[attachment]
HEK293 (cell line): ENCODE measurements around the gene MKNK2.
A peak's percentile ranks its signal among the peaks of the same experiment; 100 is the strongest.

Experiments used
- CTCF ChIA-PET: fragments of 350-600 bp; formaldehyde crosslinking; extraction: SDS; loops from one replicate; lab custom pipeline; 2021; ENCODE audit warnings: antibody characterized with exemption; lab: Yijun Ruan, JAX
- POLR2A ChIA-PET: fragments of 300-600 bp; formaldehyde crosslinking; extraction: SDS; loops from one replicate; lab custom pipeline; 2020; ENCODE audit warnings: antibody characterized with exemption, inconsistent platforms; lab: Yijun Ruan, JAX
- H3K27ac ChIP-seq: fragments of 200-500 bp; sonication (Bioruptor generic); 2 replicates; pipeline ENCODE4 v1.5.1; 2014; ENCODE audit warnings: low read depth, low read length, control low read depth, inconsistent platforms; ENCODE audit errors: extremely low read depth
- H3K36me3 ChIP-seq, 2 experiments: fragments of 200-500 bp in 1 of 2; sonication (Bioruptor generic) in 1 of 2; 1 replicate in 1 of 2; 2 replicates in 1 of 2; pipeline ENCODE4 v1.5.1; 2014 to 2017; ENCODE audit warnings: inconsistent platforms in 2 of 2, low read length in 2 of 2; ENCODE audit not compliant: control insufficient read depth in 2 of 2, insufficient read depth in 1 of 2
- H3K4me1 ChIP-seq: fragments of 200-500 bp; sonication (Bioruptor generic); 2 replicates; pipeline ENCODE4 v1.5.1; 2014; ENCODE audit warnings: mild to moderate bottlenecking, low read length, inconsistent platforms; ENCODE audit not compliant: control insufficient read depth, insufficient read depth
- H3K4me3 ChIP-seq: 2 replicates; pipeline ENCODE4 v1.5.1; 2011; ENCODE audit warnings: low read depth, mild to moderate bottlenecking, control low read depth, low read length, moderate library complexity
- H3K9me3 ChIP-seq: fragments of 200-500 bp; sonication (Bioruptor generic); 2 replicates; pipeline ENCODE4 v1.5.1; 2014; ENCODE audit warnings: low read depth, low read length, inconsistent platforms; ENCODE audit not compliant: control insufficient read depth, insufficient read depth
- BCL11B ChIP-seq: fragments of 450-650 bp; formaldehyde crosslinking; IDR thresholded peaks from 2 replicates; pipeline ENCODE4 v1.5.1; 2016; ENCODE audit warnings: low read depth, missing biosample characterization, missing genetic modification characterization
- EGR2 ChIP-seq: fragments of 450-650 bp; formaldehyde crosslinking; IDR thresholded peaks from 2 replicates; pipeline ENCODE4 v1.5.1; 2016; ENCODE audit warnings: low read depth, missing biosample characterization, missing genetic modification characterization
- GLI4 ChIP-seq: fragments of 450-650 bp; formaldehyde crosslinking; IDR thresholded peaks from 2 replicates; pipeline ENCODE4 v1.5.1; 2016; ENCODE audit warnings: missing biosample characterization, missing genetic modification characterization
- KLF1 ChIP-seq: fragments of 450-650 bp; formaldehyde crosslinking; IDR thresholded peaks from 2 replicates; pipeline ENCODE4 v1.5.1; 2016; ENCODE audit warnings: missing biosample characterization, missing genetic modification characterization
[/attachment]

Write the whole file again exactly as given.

HEK293 (cell line): ENCODE measurements around the gene MKNK2.
A peak's percentile ranks its signal among the peaks of the same experiment; 100 is the strongest.

Experiments used
- CTCF ChIA-PET: fragments of 350-600 bp; formaldehyde crosslinking; extraction: SDS; loops from one replicate; lab custom pipeline; 2021; ENCODE audit warnings: antibody characterized with exemption; lab: Yijun Ruan, JAX
- POLR2A ChIA-PET: fragments of 300-600 bp; formaldehyde crosslinking; extraction: SDS; loops from one replicate; lab custom pipeline; 2020; ENCODE audit warnings: antibody characterized with exemption, inconsistent platforms; lab: Yijun Ruan, JAX
- H3K27ac ChIP-seq: fragments of 200-500 bp; sonication (Bioruptor generic); 2 replicates; pipeline ENCODE4 v1.5.1; 2014; ENCODE audit warnings: low read depth, low read length, control low read depth, inconsistent platforms; ENCODE audit errors: extremely low read depth
- H3K36me3 ChIP-seq, 2 experiments: fragments of 200-500 bp in 1 of 2; sonication (Bioruptor generic) in 1 of 2; 1 replicate in 1 of 2; 2 replicates in 1 of 2; pipeline ENCODE4 v1.5.1; 2014 to 2017; ENCODE audit warnings: inconsistent platforms in 2 of 2, low read length in 2 of 2; ENCODE audit not compliant: control insufficient read depth in 2 of 2, insufficient read depth in 1 of 2
- H3K4me1 ChIP-seq: fragments of 200-500 bp; sonication (Bioruptor generic); 2 replicates; pipeline ENCODE4 v1.5.1; 2014; ENCODE audit warnings: mild to moderate bottlenecking, low read length, inconsistent platforms; ENCODE audit not compliant: control insufficient read depth, insufficient read depth
- H3K4me3 ChIP-seq: 2 replicates; pipeline ENCODE4 v1.5.1; 2011; ENCODE audit warnings: low read depth, mild to moderate bottlenecking, control low read depth, low read length, moderate library complexity
- H3K9me3 ChIP-seq: fragments of 200-500 bp; sonication (Bioruptor generic); 2 replicates; pipeline ENCODE4 v1.5.1; 2014; ENCODE audit warnings: low read depth, low read length, inconsistent platforms; ENCODE audit not compliant: control insufficient read depth, insufficient read depth
- BCL11B ChIP-seq: fragments of 450-650 bp; formaldehyde crosslinking; IDR thresholded peaks from 2 replicates; pipeline ENCODE4 v1.5.1; 2016; ENCODE audit warnings: low read depth, missing biosample characterization, missing genetic modification characterization
- EGR2 ChIP-seq: fragments of 450-650 bp; formaldehyde crosslinking; IDR thresholded peaks from 2 replicates; pipeline ENCODE4 v1.5.1; 2016; ENCODE audit warnings: low read depth, missing biosample characterization, missing genetic modification characterization
- GLI4 ChIP-seq: fragments of 450-650 bp; formaldehyde crosslinking; IDR thresholded peaks from 2 replicates; pipeline ENCODE4 v1.5.1; 2016; ENCODE audit warnings: missing biosample characterization, missing genetic modification characterization
- KLF1 ChIP-seq: fragments of 450-650 bp; formaldehyde crosslinking; IDR thresholded peaks from 2 replicates; pipeline ENCODE4 v1.5.1; 2016; ENCODE audit warnings: missing biosample characterization, missing genetic modification characterization